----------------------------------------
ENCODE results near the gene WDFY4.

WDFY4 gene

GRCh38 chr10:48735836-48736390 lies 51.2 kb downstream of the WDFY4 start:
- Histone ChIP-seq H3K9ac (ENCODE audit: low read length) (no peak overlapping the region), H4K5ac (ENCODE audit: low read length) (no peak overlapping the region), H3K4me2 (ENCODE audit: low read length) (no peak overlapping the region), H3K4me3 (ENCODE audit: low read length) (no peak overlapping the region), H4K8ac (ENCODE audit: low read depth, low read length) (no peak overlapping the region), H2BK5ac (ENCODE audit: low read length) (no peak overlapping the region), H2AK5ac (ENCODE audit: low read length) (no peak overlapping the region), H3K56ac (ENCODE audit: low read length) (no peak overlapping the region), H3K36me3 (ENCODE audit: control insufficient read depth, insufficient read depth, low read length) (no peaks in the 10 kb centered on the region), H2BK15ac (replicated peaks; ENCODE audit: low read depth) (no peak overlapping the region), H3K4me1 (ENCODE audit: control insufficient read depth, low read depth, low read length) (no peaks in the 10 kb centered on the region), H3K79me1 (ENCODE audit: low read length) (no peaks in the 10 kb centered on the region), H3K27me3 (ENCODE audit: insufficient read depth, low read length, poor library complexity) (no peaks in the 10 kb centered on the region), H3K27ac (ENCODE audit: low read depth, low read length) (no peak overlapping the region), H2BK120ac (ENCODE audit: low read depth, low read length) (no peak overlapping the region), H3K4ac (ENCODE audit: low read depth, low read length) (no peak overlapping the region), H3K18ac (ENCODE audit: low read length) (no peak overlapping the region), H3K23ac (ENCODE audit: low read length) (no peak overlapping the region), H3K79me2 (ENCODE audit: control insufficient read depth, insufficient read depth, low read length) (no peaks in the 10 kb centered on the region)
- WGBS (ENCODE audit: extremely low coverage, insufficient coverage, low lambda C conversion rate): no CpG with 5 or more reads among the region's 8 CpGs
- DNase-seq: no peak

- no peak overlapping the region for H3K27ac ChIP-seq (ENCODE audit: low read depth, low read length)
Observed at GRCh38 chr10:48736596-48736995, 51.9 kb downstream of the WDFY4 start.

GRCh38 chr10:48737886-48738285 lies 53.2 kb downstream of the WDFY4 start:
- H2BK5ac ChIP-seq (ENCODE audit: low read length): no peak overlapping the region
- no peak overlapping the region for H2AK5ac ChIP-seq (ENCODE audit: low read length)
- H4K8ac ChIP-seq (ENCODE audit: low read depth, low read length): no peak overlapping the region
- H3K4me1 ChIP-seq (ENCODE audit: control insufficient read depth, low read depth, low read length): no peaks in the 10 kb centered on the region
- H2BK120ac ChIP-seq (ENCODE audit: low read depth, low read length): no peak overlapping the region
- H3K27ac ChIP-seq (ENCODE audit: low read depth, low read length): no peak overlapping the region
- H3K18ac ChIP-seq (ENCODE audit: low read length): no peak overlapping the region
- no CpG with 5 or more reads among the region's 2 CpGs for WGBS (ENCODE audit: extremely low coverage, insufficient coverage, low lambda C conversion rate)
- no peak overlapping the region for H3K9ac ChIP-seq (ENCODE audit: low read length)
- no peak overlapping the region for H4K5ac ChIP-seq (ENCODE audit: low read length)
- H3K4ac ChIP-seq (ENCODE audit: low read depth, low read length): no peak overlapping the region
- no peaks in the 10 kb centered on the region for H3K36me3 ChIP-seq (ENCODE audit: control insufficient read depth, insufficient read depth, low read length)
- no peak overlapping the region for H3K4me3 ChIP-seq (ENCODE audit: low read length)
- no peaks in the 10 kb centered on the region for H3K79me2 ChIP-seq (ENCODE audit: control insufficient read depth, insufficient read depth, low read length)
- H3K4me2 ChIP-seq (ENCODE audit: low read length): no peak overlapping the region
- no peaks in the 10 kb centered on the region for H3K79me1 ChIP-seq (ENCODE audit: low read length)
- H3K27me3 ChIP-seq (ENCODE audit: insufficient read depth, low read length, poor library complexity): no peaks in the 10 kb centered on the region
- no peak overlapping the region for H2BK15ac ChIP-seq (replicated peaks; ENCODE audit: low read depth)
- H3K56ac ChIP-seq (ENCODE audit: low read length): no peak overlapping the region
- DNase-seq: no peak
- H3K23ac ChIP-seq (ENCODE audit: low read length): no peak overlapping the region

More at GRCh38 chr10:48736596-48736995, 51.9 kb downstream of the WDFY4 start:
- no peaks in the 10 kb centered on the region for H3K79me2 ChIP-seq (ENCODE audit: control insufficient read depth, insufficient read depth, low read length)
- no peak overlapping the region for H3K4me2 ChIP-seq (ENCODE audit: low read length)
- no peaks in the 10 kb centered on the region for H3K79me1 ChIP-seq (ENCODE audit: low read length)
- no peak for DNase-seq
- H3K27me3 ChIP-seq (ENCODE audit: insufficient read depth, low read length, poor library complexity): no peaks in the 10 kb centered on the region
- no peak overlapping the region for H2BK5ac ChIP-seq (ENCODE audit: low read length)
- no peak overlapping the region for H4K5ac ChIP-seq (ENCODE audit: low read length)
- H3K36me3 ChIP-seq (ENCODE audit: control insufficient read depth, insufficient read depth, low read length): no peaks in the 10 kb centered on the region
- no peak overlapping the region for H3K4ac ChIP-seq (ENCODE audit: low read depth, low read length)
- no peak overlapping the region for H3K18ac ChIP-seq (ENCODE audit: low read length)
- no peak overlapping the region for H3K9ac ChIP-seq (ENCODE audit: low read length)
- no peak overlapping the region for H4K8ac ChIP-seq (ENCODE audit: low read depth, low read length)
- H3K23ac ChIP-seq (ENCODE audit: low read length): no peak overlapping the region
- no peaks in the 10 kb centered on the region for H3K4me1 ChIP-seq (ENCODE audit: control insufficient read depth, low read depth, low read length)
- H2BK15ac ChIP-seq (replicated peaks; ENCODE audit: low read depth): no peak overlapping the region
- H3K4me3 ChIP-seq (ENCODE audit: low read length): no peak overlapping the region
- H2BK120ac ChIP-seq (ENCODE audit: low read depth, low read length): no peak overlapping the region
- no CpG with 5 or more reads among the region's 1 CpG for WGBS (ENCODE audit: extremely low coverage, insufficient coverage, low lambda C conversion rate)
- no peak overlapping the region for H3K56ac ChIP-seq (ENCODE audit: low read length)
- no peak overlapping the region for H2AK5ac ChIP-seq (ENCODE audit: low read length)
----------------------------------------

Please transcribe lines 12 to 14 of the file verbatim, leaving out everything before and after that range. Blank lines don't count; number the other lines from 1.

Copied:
- H4K8ac ChIP-seq (ENCODE audit: low read depth, low read length): no peak overlapping the region
- H3K4me1 ChIP-seq (ENCODE audit: control insufficient read depth, low read depth, low read length): no peaks in the 10 kb centered on the region
- H2BK120ac ChIP-seq (ENCODE audit: low read depth, low read length): no peak overlapping the region